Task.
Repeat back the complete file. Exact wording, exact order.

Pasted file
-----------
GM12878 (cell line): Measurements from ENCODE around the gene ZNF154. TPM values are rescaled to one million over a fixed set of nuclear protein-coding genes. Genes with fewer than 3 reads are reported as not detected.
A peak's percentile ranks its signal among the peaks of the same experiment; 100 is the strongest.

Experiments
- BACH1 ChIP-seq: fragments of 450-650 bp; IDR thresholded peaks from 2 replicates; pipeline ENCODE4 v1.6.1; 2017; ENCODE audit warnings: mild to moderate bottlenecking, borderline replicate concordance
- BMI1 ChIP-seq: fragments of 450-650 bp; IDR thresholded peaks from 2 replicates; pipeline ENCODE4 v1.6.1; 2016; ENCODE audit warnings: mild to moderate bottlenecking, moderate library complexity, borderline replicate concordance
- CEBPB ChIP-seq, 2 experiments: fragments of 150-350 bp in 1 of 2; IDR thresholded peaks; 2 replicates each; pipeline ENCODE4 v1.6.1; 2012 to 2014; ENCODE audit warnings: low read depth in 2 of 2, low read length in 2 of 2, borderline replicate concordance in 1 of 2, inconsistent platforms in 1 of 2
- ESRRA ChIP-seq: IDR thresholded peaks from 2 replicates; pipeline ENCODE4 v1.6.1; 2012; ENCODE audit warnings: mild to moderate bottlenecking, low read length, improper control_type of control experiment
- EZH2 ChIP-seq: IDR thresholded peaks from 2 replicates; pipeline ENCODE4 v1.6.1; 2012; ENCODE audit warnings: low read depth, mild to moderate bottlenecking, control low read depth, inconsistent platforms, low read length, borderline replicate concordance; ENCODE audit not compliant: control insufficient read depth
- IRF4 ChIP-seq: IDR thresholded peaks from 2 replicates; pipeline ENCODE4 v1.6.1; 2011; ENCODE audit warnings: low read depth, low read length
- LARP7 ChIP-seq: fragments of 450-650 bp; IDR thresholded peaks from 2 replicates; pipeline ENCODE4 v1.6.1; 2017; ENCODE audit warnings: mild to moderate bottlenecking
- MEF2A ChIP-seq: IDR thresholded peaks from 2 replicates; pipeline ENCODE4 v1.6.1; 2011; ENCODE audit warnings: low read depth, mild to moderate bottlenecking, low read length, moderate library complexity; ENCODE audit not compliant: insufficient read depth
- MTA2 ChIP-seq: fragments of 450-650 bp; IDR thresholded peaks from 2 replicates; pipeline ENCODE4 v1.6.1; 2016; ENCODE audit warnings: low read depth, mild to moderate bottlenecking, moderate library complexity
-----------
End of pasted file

GM12878 (cell line): Measurements from ENCODE around the gene ZNF154. TPM values are rescaled to one million over a fixed set of nuclear protein-coding genes. Genes with fewer than 3 reads are reported as not detected.
A peak's percentile ranks its signal among the peaks of the same experiment; 100 is the strongest.

Experiments
- BACH1 ChIP-seq: fragments of 450-650 bp; IDR thresholded peaks from 2 replicates; pipeline ENCODE4 v1.6.1; 2017; ENCODE audit warnings: mild to moderate bottlenecking, borderline replicate concordance
- BMI1 ChIP-seq: fragments of 450-650 bp; IDR thresholded peaks from 2 replicates; pipeline ENCODE4 v1.6.1; 2016; ENCODE audit warnings: mild to moderate bottlenecking, moderate library complexity, borderline replicate concordance
- CEBPB ChIP-seq, 2 experiments: fragments of 150-350 bp in 1 of 2; IDR thresholded peaks; 2 replicates each; pipeline ENCODE4 v1.6.1; 2012 to 2014; ENCODE audit warnings: low read depth in 2 of 2, low read length in 2 of 2, borderline replicate concordance in 1 of 2, inconsistent platforms in 1 of 2
- ESRRA ChIP-seq: IDR thresholded peaks from 2 replicates; pipeline ENCODE4 v1.6.1; 2012; ENCODE audit warnings: mild to moderate bottlenecking, low read length, improper control_type of control experiment
- EZH2 ChIP-seq: IDR thresholded peaks from 2 replicates; pipeline ENCODE4 v1.6.1; 2012; ENCODE audit warnings: low read depth, mild to moderate bottlenecking, control low read depth, inconsistent platforms, low read length, borderline replicate concordance; ENCODE audit not compliant: control insufficient read depth
- IRF4 ChIP-seq: IDR thresholded peaks from 2 replicates; pipeline ENCODE4 v1.6.1; 2011; ENCODE audit warnings: low read depth, low read length
- LARP7 ChIP-seq: fragments of 450-650 bp; IDR thresholded peaks from 2 replicates; pipeline ENCODE4 v1.6.1; 2017; ENCODE audit warnings: mild to moderate bottlenecking
- MEF2A ChIP-seq: IDR thresholded peaks from 2 replicates; pipeline ENCODE4 v1.6.1; 2011; ENCODE audit warnings: low read depth, mild to moderate bottlenecking, low read length, moderate library complexity; ENCODE audit not compliant: insufficient read depth
- MTA2 ChIP-seq: fragments of 450-650 bp; IDR thresholded peaks from 2 replicates; pipeline ENCODE4 v1.6.1; 2016; ENCODE audit warnings: low read depth, mild to moderate bottlenecking, moderate library complexity